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Tropical Storm Nora a hurricane threat to Mexico’s coast

Published: Updated:

Tropical Storm Nora was forecast to reach hurricane force Saturday while nearing the Puerto Vallarta area and then head toward a close encounter with resorts at the tip of Baja California Peninsula.

The weakened remnants may even bring rains later next week to the US Southwest, the Great Basin and Central Rockies, forecasters said.

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The storm’s large wind field and heavy rains mean much of Mexico's central and northern Pacific Coast is likely to see floods, mudslides and perilous surf even if it misses the very heart of the hurricane.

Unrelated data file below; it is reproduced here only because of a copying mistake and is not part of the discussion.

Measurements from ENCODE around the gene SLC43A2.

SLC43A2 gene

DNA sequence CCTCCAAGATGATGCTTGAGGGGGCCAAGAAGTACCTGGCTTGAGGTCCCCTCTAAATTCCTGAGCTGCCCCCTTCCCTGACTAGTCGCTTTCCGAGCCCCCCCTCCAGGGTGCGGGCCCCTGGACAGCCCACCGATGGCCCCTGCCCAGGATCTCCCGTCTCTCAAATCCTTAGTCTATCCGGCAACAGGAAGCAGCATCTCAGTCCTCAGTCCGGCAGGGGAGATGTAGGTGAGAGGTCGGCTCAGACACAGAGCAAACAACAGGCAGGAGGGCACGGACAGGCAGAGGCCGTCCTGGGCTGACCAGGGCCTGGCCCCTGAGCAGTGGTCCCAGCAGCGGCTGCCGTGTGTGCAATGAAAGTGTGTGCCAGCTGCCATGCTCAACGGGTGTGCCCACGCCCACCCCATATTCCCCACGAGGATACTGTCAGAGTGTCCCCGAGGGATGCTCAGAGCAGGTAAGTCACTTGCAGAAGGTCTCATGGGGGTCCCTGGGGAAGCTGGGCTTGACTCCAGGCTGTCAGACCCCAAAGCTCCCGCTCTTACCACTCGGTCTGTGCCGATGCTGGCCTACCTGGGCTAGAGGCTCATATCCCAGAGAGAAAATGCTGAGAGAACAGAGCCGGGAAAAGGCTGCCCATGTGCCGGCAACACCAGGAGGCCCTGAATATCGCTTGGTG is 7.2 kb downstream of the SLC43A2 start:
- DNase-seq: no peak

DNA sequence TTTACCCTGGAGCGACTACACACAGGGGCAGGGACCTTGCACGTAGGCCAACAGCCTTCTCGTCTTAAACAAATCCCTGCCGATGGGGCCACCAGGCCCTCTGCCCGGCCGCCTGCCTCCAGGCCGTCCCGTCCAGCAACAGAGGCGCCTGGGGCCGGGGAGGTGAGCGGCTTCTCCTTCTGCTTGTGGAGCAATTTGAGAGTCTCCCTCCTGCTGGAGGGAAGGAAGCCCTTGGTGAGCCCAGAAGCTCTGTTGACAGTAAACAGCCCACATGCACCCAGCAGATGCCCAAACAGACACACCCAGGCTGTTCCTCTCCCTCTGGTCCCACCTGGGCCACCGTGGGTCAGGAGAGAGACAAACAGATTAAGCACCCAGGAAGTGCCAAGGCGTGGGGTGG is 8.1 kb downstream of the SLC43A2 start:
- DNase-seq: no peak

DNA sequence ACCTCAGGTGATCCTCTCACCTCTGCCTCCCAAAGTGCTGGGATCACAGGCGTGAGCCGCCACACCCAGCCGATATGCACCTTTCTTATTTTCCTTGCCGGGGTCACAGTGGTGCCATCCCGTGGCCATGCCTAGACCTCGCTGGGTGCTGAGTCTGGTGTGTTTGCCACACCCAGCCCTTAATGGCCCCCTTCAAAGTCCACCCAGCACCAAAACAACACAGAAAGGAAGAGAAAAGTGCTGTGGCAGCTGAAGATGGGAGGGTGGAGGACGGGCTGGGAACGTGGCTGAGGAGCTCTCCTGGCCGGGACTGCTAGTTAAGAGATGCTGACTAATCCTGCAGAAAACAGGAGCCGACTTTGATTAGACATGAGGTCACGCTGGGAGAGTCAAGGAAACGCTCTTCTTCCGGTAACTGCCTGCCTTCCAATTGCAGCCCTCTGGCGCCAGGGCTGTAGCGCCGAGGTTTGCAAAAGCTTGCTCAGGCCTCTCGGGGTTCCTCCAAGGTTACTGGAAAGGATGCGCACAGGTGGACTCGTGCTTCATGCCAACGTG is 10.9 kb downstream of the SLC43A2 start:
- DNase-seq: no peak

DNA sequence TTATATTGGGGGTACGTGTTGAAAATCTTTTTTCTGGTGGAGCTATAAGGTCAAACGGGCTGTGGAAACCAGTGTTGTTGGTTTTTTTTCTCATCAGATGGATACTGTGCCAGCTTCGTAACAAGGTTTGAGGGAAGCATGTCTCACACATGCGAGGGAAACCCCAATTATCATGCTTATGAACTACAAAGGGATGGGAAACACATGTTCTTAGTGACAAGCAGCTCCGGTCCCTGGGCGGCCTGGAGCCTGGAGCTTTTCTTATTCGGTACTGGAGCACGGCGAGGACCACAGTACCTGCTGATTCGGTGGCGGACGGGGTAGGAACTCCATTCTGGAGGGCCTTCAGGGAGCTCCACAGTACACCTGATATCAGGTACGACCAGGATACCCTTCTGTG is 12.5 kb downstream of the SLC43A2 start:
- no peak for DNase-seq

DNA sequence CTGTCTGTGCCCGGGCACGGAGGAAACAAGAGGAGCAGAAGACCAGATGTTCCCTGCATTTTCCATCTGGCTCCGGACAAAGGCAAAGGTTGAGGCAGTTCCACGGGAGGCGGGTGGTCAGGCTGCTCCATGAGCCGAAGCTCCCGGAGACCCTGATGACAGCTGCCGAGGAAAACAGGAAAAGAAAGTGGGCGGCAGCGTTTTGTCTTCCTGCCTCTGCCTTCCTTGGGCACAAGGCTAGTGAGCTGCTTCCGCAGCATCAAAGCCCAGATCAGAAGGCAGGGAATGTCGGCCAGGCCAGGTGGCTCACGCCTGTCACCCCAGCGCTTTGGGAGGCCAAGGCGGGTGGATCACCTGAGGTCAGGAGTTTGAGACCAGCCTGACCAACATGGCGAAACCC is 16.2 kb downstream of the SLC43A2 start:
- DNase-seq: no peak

The US National Hurricane Center forecast track showed Nora skirting close to the bay sheltering Puerto Vallarta by Sunday morning and then shooting straight up the narrow Gulf of California a day later, passing very close to the Los Cabos resorts. Also near that track is the resort of Mazatlan.

Nora was expected to start weakening as it blows further north toward the Arizona border region.

The storm had maximum sustained winds of 65 mph (100 kph) late Friday, with tropical storm force winds extending out 275 miles (440 kilometers) from the center in some places.

It was centered about 285 miles (460 kilometers) south of Cabo Corrientes, the point jutting into the Pacific south of Puerto Vallarta, and it was heading to the northwest at 10 mph (17 kph).

The Hurricane Center said the Mexican states of Guerrero, Michoacan, Colima and Jalisco could see rainfall totals 8 to 12 inches (20 to 30 centimeters) with isolated maximums still higher.

Baja California Sur state could see 4 to 8 inches of rain, with more in isolated spots.

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